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Cell disposal faults could contribute to Parkinson's, study finds

January 24, 2017

A fault with the natural waste disposal system that helps to keep our brain cell 'batteries' healthy may contribute to neurodegenerative disease, a new study has found.

The research, led by academics at The University of Nottingham and published in the journal Cell Death and Disease, centres on problems with mitochondria -- the powerhouses which produce energy within a cell.

The results support previous evidence that patients with Parkinson's Disease have faults with brain mitochondria which contributes to dysfunction and death within their neurons.

Dr Lynn Bedford, in the University's School of Life Sciences, said: "The study highlights the importance of the ubiquitin proteasome system (UPS) for healthy mitochondria. The UPS is like a waste disposal system that removes small unwanted proteins from inside cells.

"If waste is not removed it will build up over time and become toxic, causing cells to go wrong and eventually die."

Faults in this system may play an important role in neurodegenerative diseases such as Parkinson's and Alzheimer's because they are caused by the death of neurons -- the network through which we transfer information in our brain.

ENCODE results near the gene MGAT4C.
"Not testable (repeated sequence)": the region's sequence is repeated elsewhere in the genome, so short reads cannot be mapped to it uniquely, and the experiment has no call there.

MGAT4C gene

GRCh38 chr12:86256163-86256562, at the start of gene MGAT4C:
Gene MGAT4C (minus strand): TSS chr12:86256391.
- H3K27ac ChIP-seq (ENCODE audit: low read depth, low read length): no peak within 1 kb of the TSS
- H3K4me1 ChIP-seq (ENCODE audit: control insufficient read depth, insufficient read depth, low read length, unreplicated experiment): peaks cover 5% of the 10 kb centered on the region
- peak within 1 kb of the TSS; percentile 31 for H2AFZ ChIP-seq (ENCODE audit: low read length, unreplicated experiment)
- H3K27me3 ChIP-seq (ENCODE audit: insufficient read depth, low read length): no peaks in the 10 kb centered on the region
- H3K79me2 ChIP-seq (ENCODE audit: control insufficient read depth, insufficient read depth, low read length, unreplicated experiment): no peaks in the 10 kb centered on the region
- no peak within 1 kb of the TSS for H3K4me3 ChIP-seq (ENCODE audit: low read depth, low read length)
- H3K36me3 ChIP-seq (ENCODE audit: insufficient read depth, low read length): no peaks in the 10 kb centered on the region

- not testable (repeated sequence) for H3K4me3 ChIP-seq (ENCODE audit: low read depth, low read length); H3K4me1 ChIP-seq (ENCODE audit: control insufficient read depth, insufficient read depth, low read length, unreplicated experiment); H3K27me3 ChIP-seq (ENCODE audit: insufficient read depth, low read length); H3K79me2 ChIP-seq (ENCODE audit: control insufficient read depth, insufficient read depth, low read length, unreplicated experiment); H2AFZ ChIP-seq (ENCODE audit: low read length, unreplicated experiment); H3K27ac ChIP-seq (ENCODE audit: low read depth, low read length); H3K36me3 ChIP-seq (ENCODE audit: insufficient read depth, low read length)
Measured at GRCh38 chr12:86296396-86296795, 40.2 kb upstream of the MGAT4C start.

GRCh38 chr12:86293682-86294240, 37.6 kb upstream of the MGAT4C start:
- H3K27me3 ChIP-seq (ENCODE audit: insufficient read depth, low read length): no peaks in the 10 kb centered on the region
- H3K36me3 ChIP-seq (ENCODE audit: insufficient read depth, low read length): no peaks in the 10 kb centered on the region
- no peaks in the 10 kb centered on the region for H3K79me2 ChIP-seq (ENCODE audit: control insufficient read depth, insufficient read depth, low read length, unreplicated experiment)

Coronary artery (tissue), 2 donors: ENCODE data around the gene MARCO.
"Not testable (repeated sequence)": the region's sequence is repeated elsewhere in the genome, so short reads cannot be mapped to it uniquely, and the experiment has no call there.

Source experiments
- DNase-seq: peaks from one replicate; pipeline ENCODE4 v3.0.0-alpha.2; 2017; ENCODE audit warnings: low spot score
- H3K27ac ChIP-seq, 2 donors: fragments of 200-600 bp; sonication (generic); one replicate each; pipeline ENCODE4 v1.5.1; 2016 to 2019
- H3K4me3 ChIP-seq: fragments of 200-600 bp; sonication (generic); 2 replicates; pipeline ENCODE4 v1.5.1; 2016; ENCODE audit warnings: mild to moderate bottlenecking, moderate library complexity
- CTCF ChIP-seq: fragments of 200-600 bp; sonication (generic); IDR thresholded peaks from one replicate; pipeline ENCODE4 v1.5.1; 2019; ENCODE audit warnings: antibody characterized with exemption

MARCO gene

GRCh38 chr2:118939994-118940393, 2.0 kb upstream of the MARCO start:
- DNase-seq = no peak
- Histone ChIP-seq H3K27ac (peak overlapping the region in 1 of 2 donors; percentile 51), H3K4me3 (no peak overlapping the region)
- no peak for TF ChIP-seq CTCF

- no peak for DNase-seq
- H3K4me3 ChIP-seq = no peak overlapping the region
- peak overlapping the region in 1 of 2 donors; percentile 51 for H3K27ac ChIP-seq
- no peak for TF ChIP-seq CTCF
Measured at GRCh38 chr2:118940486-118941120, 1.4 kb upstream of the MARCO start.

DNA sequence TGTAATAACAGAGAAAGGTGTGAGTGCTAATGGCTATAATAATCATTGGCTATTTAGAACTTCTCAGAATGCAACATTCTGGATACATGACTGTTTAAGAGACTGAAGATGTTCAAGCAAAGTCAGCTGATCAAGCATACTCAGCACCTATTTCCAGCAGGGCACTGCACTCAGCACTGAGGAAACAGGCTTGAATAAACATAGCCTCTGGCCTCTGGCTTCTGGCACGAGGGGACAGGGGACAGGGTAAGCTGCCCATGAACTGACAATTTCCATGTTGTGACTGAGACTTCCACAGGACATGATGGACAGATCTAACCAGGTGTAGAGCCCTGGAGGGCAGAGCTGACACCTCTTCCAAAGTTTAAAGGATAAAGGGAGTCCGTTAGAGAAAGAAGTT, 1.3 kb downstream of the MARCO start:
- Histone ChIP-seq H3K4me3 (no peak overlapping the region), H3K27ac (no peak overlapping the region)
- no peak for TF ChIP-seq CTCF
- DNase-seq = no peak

Using gene targeting in mice, the researchers have discovered that a faulty UPS in neurons leads to damaged mitochondria that produce less energy. Damages mitochondria are also known to produce harmful molecules that injure the cell -- oxidative stress -- so it is vital that the brain is able to keep mending, removing and replacing them.

The study also found that when the UPS was faulty, the damaged mitochondria were not removed from neurons in the normal way by the process of autophagy, the disposal system that breaks down larger parts in the cell like mitochondria.
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The research was conducted in collaboration with experts at Nottingham Trent University, the University of Dundee, Nottingham University Hospitals NHS Trust and Great Ormond Street Hospital for Children NHS Trust in the UK and the University of Tripoli in Libya.

A copy of the research paper, Continued 26S proteasome dysfunction in mouse brain cortical neurons impairs autophagy and the Keap1-Nrf2 oxidative defence pathway, is available online.

University of Nottingham

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